Faculty profile: Kristin Fontichiaro

Kristin Fontichiaro

Kristin Fontichiaro

Anyone who knows Clinical Assistant Professor Kristin Fontichiaro is not surprised to discover that the expressive, award-winning educator has an undergraduate degree in theater from U-M. She taught English in middle school and theater and drama in high school and was a professional stage manager for the San Francisco Opera and Spoleto Festival USA before she considered returning to the Midwest.

She moved back to Michigan to work for the University Musical Society on campus, then earned her master’s degree in Information and Library Science at Wayne State University. She now coordinates the school library media program at UMSI.

“I’ve always been interested in how we make learning more interesting,” she says. But it wasn’t until she was hired as an adjunct lecturer for UMSI’s Media for Children and Young Adults course that she realized she was home. “It was so much fun. It was the most joyful teaching I’d ever done.”

Encouraged by the school, she went on to successfully apply for a full-time job in UMSI as a clinical assistant professor. She’s been innovating with technology and education ever since.

Her current research interests include makerspaces, the productive use of all kinds of tech in all kinds of education (especially hands-on gadgets like the Raspberry Pi mini-computer, which she’s writing a book about with Clinical Associate Professor Charles “Dr. Chuck” Severance) and badging as a means of encouraging student learning. She sees makerspaces, where students are given raw materials for technology and the tools, community, and support to create, as a perfect fit for libraries.

“Libraries should always have been spaces for creating knowledge,” she says. “Libraries aren’t about fetishising these museum items known as books. They’re places to learn and grow, places to remove the barriers between information and people.”

The makerspaces allow school kids to innovate their way to solutions, making them partners in the learning process, she says. The wide availability of online tutorials means makerspace mentors don’t need to be expert programmers in order to be effective coaches.

Badging, an emerging movement of alternative credentialing, is another interest of Fontichiaro’s, because it can measure learning not captured in formal transcripts or grades. It awards recognition for acquisition and demonstration of new skills, behaviors and mindsets, either in physical badges or digital ones. (Watch a UMSI video about Kristin and her students’ recent badging project).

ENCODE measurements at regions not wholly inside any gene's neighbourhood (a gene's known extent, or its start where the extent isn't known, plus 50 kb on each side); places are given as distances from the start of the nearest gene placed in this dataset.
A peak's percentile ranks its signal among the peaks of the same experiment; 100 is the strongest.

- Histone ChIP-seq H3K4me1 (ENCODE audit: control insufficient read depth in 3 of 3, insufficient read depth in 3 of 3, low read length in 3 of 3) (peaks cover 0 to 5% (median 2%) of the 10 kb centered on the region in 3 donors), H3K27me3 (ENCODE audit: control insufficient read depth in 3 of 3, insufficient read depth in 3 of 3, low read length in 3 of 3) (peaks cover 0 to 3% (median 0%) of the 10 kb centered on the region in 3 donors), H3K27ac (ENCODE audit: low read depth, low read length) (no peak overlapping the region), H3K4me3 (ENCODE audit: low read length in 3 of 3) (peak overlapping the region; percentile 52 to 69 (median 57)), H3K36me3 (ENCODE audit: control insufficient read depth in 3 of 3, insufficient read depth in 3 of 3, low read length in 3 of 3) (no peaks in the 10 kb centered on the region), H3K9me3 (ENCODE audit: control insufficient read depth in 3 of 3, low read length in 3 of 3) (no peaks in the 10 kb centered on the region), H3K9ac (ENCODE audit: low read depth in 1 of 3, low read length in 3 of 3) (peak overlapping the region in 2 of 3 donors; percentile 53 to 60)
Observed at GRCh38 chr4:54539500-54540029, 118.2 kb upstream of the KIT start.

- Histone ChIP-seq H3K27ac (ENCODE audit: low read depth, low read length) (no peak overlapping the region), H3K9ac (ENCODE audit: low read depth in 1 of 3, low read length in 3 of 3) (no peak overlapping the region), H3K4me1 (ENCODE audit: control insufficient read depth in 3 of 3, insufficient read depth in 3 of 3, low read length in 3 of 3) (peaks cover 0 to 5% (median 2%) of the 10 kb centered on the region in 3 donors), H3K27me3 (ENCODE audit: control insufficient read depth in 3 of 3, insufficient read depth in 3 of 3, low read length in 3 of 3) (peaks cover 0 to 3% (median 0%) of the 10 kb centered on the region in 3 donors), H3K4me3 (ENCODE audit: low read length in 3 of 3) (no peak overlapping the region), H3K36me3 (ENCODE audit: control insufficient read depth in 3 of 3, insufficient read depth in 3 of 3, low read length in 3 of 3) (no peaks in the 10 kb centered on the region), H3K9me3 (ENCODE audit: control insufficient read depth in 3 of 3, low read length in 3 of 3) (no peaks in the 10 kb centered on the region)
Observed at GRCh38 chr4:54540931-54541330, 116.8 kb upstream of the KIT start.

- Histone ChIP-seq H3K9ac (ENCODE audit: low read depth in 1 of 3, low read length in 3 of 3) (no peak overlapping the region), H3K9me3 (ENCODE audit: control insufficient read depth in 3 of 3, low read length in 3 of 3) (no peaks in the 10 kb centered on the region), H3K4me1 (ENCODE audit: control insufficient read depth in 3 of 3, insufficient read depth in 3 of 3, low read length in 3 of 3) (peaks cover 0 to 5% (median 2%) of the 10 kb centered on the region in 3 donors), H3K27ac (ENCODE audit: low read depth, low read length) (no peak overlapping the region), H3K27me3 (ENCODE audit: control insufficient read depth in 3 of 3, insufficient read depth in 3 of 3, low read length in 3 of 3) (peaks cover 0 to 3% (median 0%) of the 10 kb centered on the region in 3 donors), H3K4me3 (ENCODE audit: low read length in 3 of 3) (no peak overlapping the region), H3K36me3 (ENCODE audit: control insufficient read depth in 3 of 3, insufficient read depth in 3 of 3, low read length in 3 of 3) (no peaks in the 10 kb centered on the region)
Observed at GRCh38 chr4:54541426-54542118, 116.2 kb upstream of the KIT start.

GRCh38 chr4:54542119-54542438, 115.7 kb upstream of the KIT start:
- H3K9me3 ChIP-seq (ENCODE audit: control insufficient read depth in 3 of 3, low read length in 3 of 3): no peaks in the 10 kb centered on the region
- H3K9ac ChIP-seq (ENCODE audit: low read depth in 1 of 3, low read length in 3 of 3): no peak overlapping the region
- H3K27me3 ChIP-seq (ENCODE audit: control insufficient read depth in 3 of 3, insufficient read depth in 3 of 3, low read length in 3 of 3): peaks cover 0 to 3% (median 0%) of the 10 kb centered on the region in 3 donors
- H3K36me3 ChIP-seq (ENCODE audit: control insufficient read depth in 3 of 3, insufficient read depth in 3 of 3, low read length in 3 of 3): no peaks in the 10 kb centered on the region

Fontichiaro has been named an emerging leader by the American Library Association, a Distinguished Alumna by Wayne State, and in 2010 she was honored with the Margaret Grazier Award for Contribution to the Profession by the Michigan Association for Media in Education. Library Journal named her a “Mover and Shaker” in 2012.

“The thing I’m most interested in is learning. Interesting learning. Deep learning. Enriching learning,” she says. “It’s not enough just to give kids a computer, if you don’t know how to use it to support learning.”

A prolific author, Fontichiaro is a series editor for books on makerspace culture and tools for kids, as well as the author of half a dozen professional books. She’s also written books for children on everything from podcasting to search strategies, and was a longtime blogger for School Library Monthly. Ebooks that she’s edited with contributions from crowdsourcing and from her graduate students on research and fieldwork on technology in libraries, education, and information literacy have been downloaded more than ten thousand times.

She travels nationwide, keynoting conferences and holding Webinars on technology, education and libraries for thousands of people.

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